Harriet has left the building“Elvis has left the building.” The once famous line that alerted Elvis Presley fans the King of Rock ‘n’ Roll was done performing in concert and the audience need not wait for an encore, seems appropriate for the Queen of Grizzly’s.
By: By Don Leighton, Superior Telegram
“Elvis has left the building.”
The once famous line that alerted Elvis Presley fans the King of Rock ‘n’ Roll was done performing in concert and the audience need not wait for an encore, seems appropriate for the Queen of Grizzly’s.
Harriet Rakitnichan earned the title Queen of Grizzly’s in Superior, where she served as hostess since 1997. Even before Grizzly’s was Grizzly’s, Harriet worked in the same building when it was known as Ponderosa and Bonanza steak houses. All told, she “worked the room” of these restaurants since 1995.
Managing partner of Grizzly’s, Rick Lampton, has known and had worked with Harriet since 1995 when Ponderosa occupied the building. In fact, Harriet was there a couple of months before Rick began. Like fine wine, their relationship aged over the years. Each respected one another, and at times, had differing opinions. What’s a great relationship without some angst and an occasional disagreement? Each knew a good thing when they saw it. Harriet stayed and Rick kept her employed when 99.9 percent of us would be sitting back watching television. It was a “marriage” made for Grizzly’s.
Lampton speaks fondly of his life with Harriet.
“She was the most unique person I have ever met, Lampton said. “We have so many customers who really loved coming in to see her. She always had a story and her sense of humor was incredible. Every customer who knew her will miss her and every employee will think about her often. She was like a grandmother to everyone who ever worked here. I will truly miss her.”
She was one of those people you thought would live forever. At a “young” 83 years of age, she exhibited energy and a lifestyle of which most 50-something’s would be envious.
She traveled to Florida to visit her daughter; she frequented the casinos in our area; she went to Las Vegas; and even went on a three-day cruise. I bet the captain let her steer the boat. She enjoyed her life to the fullest and was always on the go.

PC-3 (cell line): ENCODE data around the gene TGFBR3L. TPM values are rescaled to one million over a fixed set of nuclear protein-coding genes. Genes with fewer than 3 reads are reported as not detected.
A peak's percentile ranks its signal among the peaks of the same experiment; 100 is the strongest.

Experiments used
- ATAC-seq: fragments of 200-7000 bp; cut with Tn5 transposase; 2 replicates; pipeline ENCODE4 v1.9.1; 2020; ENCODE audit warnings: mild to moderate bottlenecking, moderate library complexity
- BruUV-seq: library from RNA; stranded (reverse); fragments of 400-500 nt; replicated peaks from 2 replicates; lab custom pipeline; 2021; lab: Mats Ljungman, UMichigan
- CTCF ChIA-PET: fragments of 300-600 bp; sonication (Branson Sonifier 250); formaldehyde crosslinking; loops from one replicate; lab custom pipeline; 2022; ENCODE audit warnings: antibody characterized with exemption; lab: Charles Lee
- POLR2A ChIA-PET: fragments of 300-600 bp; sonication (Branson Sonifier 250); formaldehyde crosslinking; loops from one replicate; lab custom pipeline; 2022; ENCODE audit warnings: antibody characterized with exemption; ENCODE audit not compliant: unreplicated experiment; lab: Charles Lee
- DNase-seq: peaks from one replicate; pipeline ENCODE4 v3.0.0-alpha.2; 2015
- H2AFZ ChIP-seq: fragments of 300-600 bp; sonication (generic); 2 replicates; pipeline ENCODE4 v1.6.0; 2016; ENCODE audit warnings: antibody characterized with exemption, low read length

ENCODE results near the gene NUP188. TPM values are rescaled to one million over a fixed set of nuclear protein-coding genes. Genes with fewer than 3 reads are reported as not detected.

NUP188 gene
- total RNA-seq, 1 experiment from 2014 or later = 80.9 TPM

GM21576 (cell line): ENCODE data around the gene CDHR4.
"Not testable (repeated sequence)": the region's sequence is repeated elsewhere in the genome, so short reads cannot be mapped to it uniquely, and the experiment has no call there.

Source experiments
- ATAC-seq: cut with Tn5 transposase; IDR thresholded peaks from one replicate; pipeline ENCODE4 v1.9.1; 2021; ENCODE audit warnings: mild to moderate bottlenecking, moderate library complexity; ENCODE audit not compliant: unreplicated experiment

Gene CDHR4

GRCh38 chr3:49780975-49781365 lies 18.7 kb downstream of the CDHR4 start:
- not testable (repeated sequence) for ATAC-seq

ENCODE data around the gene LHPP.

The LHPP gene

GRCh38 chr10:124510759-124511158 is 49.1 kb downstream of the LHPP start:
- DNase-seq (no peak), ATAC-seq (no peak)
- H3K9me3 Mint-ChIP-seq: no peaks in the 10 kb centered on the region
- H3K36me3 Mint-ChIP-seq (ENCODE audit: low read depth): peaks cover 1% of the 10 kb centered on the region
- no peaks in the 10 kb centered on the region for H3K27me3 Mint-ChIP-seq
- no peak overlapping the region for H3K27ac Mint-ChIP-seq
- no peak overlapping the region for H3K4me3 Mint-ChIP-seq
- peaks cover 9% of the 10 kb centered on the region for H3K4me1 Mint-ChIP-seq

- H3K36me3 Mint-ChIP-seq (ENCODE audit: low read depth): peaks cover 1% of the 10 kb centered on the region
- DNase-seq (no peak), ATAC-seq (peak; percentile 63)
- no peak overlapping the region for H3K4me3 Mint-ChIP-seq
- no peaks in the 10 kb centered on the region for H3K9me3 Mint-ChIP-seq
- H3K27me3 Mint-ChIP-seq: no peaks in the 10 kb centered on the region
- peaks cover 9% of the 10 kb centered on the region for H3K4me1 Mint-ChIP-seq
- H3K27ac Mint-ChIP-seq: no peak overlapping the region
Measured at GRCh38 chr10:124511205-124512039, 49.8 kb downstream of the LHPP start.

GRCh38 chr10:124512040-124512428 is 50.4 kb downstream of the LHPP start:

Speaking of Las Vegas, apparently a few years ago, she created quite a stir in Sin City. As the story goes, Harriet was at the Riviera Hotel and Casino playing the slot machines. As she was playing, someone walked off with her purse. She immediately attracted the attention of a couple of burly security guards, informed them of her dilemma and was escorted by these two behemoths to the offices to fill out a report. All eyes in the Casino were watching as the diminutive, 4-foot-11, almost 80-year-old Harriet was being led away by two huge uniformed gentlemen. As she concluded her narrative, in matter of fact fashion, she said, “I’ll bet everyone in the casino thought I was a hooker.”
If Harriet knew you, she would always have a verbal shot for you and warn against spilling any popcorn or peanuts on the floor. Anything was fair game and if you responded with a shot of your own, the inevitable return was quick and to the point. Her wit and smile made her one you enjoyed running into and verbally sparring with, even though you knew you could not win.
Nobody knew it at the time, but April 24, 1928, was a very special day in American history. Harriet was born on this day, and who could know what was in store for the rest of the world. Always a hard and dedicated worker, she worked at the Duluth Glassblock department store for more than 25 years. Her recent employment at Grizzly’s continued right up to last Saturday evening, Dec. 10. She got tired and her big heart finally said enough is enough and went to sleep on Monday Dec. 12. What a life she led and what life she gave to her family and friends.
Sarah Rehnstrand, manager of Grizzly’s, speaks of Harriet’s influence.
“She was a spirited, tell-you-how-it-is-woman,” Rehnstrand said. “I will always remember her at Grizzly’s drinking coffee, from her cup, and doing Sudoku. She touched so many lives of the people that have worked at Grizzly’s, and she will never be forgotten. I hope that we can all be as lively and humorous as Harriet was over the last 14 years I have had the honor of knowing her. She will be missed by more people than I think she would have ever thought.”
I must say, well said.
So long Harriet. You still owe me a steak dinner at Grizzly’s. I will wait until we meet again to collect. Thank you for being who you were.
Yes friends, Harriet has left the building, and it’s too quiet now.
An encore would be nice.